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SEAIC Specialty Forum: analysis of the current situation of allergology in Spain and its future outlook

Sastre Domínguez J1*, Valero Santiago A2*, Montoro Lacomba J3, Quirce S4, Vidal Pan C5, Dávila González I6, Olaguibel Rivera JM7, Torres Jaén MJ8, Rodríguez Vázquez V9, Antolin Amerigo D10, Ojeda Fernández P11, and investigators from a study group.

1Allergology Service. Fundación Jiménez Díaz, Madrid. Spain. Universidad Autónoma de Madrid
2Pneumology and Allergy Service. Hospital Clínic, Barcelona.Spain
3Allergology Service. Arnau de Vilanova Hospital, Valencia. Spain
4Department of Allergy, La Paz University Hospital, Madrid. Spain
5Allergology Service. Santiago de Compostela Hospital Universitario. Universidad de Santiago de Compostela. Spain
6Service of Allergology and Clinical Immunology. Hospital Universitario de Salamanca. Universidad de Salamanca. Spain
7Allergology Service. Complejo H. Navarra. Pamplona, Spain
8Allergology Service. Regional Hospital of Malaga. Spanish Society of Allergology and Clinical Immunology
9Santiago de Compostela Hospital Universitario. Spain
10Allergology Service. Ramón y Cajal University Hospital. Ramón y Cajal InstituteforHealth Research (IRYCIS), Madrid
11Ojeda Asthma and AllergyClinic, Madrid. Spain
*
Equally contributed to the manuscript as first author

J Investig Allergol Clin Immunol 2021; Vol. 31(2)
doi: 10.18176/jiaci.0473

Background: Allergology in Spain has been a recognised medical specialty with fully defined aims and competencies for more than four decades. However, in recent times it seems to have faced a certain drop in its visibility and recognition.
Aims: Identify which specific factors have contributed to this waning of its importance and find tangible solutions to consolidate its place as a front-line medical specialty.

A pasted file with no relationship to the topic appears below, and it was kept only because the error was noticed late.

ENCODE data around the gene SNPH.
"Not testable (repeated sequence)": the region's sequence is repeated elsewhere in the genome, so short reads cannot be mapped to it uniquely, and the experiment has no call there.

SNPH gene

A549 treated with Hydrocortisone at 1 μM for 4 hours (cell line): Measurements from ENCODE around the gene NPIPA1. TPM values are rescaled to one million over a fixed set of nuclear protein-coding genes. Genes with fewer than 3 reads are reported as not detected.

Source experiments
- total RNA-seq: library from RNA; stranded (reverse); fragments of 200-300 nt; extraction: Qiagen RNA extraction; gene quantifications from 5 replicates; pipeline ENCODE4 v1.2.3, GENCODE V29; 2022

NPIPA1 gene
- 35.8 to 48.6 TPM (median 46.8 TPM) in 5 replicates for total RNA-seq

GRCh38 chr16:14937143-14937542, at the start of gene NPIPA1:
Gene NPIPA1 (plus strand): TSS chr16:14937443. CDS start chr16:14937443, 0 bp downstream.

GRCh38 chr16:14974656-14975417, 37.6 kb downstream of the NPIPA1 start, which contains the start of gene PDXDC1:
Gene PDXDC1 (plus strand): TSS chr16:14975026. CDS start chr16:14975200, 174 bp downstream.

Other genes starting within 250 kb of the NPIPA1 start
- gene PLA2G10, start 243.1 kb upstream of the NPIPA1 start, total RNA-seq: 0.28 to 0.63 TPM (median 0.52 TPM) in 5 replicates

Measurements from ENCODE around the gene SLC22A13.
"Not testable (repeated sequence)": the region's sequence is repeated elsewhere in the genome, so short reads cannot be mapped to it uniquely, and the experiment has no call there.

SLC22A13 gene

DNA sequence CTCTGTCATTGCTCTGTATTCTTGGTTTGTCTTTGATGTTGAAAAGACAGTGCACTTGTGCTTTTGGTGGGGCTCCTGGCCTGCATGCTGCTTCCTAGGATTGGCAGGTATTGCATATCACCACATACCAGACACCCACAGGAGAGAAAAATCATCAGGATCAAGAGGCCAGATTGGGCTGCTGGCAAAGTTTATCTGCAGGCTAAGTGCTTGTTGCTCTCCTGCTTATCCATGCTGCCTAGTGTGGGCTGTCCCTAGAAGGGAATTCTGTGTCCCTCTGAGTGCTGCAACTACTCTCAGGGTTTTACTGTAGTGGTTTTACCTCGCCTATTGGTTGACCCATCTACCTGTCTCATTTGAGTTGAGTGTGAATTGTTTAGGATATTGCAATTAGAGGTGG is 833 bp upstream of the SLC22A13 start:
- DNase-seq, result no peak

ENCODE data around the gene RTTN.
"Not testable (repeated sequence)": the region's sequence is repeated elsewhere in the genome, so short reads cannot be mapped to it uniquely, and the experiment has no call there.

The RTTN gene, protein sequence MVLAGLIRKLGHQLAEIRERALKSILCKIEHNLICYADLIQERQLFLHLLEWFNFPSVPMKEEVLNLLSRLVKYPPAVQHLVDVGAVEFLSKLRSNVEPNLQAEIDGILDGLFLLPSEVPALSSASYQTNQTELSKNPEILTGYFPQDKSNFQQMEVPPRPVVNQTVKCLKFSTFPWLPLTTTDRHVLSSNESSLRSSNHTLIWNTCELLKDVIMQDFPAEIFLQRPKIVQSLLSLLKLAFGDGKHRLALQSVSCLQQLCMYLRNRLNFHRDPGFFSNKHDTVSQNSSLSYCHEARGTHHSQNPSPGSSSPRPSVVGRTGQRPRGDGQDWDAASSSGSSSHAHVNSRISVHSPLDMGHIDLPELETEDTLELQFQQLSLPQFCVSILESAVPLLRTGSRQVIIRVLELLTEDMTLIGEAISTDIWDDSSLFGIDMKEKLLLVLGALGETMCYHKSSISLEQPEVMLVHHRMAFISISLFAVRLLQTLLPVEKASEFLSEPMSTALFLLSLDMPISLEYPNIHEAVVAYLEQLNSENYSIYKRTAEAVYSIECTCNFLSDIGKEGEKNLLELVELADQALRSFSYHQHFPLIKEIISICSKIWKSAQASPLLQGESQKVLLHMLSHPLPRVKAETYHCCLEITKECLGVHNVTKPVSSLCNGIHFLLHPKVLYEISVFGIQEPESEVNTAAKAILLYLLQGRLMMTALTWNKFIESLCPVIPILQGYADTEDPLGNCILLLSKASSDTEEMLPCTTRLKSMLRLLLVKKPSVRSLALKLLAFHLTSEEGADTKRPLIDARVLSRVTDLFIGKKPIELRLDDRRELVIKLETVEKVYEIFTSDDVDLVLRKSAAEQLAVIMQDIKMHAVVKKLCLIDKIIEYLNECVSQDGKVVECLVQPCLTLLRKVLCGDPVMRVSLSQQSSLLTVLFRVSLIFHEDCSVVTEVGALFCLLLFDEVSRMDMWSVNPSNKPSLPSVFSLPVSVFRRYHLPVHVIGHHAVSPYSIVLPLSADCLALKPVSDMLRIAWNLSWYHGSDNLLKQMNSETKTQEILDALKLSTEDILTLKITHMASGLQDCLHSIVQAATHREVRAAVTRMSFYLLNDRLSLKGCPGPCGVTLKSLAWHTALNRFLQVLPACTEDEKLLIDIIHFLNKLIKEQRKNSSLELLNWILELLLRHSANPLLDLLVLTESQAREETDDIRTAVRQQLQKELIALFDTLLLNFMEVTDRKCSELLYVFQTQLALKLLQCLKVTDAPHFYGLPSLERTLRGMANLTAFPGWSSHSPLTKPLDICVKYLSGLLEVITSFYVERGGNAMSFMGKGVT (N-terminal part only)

Material and methods: An online population survey was prepared composed of 60 items of interest. The degree of agreement and the level of satisfaction with each item were assessed, defining implementable initiatives in the short, medium, and long term that provide solutions to the issues identified.
Results: The survey was answered by a total of 167 specialists with an average of 18 years experience, the majority coming from public reference hospitals, and 29.3% being heads of service. The line of action that obtained a good degree of agreement was to promote the placing of an allergist in multidisciplinary teams. The priority line of action was to improve undergraduate and graduate training in allergology as well as specialised nursing, identifying curricula in Spain and developing robust teaching projects.
Conclusions: The results revealed a high degree of homogeneity between professionals. The basic pillars highlighted were quality training, knowledge, and research in immunotherapy, an innovative portfolio of services endorsed by Clinical Practice Guidelines, and a presence in multidisciplinary teams and relevant hospital commissions.

Key words: Allergology, Visibility, Multidisciplinary, Strategic plan, Portfolio of services, Scientific development, SEAIC (Spanish Society of Allergology Clinical Immunology)

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